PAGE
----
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Australians take more than nine million trips overseas each year, and many live abroad. Travelling or living overseas can be rewarding, but also carries potential risks. To help Australians avoid difficulties overseas, Australian Government maintains travel advisories for more than 170 destinations.

 

What are travel advisories?

Travel advisories assist Australians to make informed decisions about overseas travel. They highlight the range of threats that you could face at your destination, whether related to security, safety, health, local laws, entry/exit requirements, or natural disasters. They also highlight areas that are clearly not safe for travel.

By understanding these threats, you will be better placed to avoid, minimise, or cope with difficulties overseas. This is true for a holiday, business trip, school visit or university exchange.

Australian Government maintains travel advisories for more than 170 destinations. Also produce bulletins for special events (such as ANZAC Day commemorations) and issues (such as the Schengen Convention).

These travel advisories and bulletins offer advice. But they are not the only documents you should read. We encourage all Australian travellers to seek out a broad range of information, including from guide books, news reports, friends, and online resources. In areas where more serious threats exist, we also encourage you to consider subscribing to commercial services providing information on the safety and security environment.

As part of your pre-trip planning, we strongly recommend that you read and subscribe to the travel advice, regardless of the location or the length of your trip. It is a key component of being a well-informed and resilient traveller.

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Look at Travel advice

Australia in Brief

Summary

Australia is a stable, democratic and culturally diverse nation with a highly skilled workforce and one of the strongest performing economies in the world.
With spectacular landscapes and a rich ancient culture, Australia is a land like no other. It is the earth's sixth-largest country in land area and is the only nation to govern an entire continent.
Australia in Brief provides an authoritative overview of Australia's history, the land, its people and their way of life. It also looks at Australia's economic, scientific and cultural achievements and its foreign, trade and defence policies.

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The booklet should be attributed as Australia in Brief, Australian Government Department of Foreign Affairs and Trade.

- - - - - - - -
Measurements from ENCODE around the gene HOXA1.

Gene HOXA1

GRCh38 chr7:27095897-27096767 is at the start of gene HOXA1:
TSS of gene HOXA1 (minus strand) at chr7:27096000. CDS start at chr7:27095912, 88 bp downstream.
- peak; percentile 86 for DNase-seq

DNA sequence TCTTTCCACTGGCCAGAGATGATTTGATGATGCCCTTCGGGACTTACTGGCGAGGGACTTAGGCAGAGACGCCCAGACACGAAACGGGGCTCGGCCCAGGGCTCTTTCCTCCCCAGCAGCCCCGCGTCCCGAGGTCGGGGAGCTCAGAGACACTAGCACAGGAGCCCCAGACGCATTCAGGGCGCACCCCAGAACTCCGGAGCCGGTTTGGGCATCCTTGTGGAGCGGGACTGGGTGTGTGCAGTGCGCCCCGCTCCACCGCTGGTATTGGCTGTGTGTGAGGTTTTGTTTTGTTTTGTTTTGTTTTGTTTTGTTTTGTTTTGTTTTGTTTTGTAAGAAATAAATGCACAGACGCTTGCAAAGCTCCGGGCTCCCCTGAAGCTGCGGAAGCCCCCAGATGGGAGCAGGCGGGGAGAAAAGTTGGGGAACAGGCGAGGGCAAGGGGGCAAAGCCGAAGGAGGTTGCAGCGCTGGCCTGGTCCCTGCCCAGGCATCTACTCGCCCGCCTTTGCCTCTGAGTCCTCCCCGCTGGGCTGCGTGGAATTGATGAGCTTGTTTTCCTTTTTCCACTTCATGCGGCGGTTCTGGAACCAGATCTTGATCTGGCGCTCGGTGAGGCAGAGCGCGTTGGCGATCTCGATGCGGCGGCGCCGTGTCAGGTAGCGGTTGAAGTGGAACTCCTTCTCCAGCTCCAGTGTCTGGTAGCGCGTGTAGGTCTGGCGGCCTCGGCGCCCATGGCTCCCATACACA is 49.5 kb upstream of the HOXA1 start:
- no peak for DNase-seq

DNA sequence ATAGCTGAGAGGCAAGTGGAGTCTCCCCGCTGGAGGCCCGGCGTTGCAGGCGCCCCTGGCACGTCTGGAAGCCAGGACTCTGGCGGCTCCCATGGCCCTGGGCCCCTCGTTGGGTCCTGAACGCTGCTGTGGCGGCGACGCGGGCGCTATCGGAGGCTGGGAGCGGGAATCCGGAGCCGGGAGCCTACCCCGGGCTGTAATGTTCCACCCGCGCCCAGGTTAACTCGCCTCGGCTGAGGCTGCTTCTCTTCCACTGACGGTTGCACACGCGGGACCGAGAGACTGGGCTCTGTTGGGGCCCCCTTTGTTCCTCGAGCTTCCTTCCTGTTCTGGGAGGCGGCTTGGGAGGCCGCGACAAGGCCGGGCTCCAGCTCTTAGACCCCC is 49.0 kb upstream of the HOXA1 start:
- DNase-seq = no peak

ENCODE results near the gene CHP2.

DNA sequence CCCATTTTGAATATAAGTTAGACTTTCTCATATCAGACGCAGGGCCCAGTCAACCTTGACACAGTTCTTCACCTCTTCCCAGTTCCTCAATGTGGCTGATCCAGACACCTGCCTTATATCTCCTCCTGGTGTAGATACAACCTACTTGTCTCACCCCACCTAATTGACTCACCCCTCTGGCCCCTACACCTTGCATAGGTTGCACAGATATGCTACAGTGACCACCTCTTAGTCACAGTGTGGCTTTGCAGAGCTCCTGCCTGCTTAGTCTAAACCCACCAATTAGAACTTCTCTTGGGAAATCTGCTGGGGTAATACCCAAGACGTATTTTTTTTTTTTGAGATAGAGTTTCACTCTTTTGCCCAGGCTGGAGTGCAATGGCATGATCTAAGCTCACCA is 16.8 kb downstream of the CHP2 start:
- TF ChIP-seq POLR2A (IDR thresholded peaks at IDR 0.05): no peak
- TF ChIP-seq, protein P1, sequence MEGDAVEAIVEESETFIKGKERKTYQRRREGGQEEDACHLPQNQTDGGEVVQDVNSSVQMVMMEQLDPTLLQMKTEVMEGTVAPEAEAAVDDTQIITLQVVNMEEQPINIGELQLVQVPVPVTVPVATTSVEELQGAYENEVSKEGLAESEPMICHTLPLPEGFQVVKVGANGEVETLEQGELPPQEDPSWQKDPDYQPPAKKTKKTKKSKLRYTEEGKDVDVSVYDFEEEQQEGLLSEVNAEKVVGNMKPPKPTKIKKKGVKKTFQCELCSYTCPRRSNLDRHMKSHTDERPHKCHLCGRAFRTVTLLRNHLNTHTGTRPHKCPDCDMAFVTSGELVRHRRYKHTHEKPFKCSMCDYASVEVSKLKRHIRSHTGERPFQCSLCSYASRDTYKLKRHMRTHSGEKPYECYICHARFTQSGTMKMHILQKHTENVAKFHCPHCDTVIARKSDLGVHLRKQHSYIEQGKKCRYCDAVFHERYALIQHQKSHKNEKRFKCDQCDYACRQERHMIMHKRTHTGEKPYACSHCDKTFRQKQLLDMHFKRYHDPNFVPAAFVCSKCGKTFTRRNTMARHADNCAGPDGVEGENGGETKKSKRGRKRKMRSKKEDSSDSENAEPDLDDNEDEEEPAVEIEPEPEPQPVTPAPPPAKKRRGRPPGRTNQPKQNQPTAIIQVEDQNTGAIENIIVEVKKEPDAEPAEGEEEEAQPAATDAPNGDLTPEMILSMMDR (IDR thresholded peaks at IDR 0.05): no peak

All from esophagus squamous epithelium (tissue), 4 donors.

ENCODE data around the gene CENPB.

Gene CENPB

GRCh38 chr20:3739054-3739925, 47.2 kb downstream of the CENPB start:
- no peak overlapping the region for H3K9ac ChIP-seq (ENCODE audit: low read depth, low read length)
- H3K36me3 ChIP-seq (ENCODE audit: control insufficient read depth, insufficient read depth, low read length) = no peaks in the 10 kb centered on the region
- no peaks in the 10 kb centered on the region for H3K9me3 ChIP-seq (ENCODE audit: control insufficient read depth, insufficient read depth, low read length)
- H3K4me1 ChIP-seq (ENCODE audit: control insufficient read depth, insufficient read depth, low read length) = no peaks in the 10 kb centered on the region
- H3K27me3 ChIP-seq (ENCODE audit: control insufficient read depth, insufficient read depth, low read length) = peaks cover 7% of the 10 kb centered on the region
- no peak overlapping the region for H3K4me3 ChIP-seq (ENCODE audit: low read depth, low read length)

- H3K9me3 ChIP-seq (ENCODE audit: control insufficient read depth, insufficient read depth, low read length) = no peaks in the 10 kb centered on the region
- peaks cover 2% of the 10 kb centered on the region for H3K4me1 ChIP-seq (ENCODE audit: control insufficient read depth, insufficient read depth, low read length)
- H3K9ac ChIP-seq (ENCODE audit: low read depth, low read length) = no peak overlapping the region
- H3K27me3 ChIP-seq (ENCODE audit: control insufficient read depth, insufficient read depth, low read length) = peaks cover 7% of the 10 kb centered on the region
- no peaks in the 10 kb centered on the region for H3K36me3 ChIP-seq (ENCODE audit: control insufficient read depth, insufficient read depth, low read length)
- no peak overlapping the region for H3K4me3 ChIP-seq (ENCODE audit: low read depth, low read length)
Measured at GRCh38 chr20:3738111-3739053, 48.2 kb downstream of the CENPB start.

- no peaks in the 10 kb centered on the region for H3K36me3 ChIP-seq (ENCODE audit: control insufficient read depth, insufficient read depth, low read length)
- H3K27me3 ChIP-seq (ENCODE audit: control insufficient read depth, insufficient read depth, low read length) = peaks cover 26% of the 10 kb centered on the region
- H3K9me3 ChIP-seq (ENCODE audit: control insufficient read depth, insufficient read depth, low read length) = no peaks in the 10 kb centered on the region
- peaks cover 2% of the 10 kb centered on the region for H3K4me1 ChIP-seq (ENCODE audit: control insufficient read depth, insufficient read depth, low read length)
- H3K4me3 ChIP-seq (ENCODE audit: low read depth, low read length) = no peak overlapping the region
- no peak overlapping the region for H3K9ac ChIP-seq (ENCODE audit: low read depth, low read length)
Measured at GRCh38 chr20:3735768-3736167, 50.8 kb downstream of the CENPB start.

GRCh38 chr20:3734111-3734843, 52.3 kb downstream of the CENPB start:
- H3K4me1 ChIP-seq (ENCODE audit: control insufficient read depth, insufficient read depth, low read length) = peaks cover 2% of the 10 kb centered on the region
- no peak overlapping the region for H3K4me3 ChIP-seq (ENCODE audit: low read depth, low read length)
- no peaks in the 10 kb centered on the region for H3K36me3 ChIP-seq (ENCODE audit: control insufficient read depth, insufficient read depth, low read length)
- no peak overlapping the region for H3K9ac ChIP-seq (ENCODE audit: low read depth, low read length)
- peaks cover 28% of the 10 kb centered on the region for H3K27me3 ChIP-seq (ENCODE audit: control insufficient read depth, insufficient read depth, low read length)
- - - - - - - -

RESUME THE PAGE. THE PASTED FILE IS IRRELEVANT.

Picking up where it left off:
ISBN: 978-1-74322-161-7 - ISSN: 0815-9939 - 15 October 2014

Sample Blog

Be inspired by the experiences and attractions that await you on Kangaroo Island to make your holiday memorable.

Find holiday information on Kangaroo Island: Penneshaw, Cape Willoughby, Kingscote, Cape du Couedic, Vivonne Bay, Kelly Hill Conservation Park and more.

Commune with native wildlife and majestic scenery on Kangaroo Island, easily accessible from Adelaide. Meet Australian sea lions on the beach, kangaroos, koalas, wallabies, penguins, echidnas and diverse birds. Discover rugged rock formations, underground caves, bush-cloaked national parks, and beaches and bays to swim, snorkel, dive and fish. Drive here on the South Australian Loop or add the Eyre Peninsula to your coastal journey.

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Wild Nature in Australia

Australia has some of the world's most distinctive and diverse natural environments, with unique wildlife, and spectacular landscapes, including many national parks and World Heritage Areas.
In these areas you can get up close to our native plants and animals, explore wide open spaces and discover ancient rainforests on the fringe of modern cities. You can also climb snow-capped mountains and swim in some of the most pristine water environments on earth.
Here are just a few of Australia's iconic natural experiences you won't want to miss.

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Surfing beach

Australia’s coastline is where first class waves create a surfer’s paradise.

Australia's surf beaches, where first-class waves for all surfing abilities crash, are born from the Pacific Ocean in the east, the Indian Ocean in the west and the Southern Ocean in the south . Visit iconic Bells Beach, near Torquay, the gateway to Victoria's Surf Coast on the Great Ocean Road. In New South Wales, Byron Bay, Newcastle, Sydney and its south coast offer a superior swell. Hang out in Burleigh Heads or coast along one of the world's longest waves at Snapper Rocks on Queensland's Gold Coast. In South Australia, great surf beaches dot the Fleurieu, Yorke and Eyre peninsulas as well as the Limestone Coast. In Western Australia, Perth, Margaret River and Esperance are home to an abundance of surf beaches. Brave Tasmania's Southern Ocean swells in Hobart, Bruny Island, Launceston, Devonport and Marrawah. You'll find a wave to yourself on our uncrowded and pristine coastal beaches.

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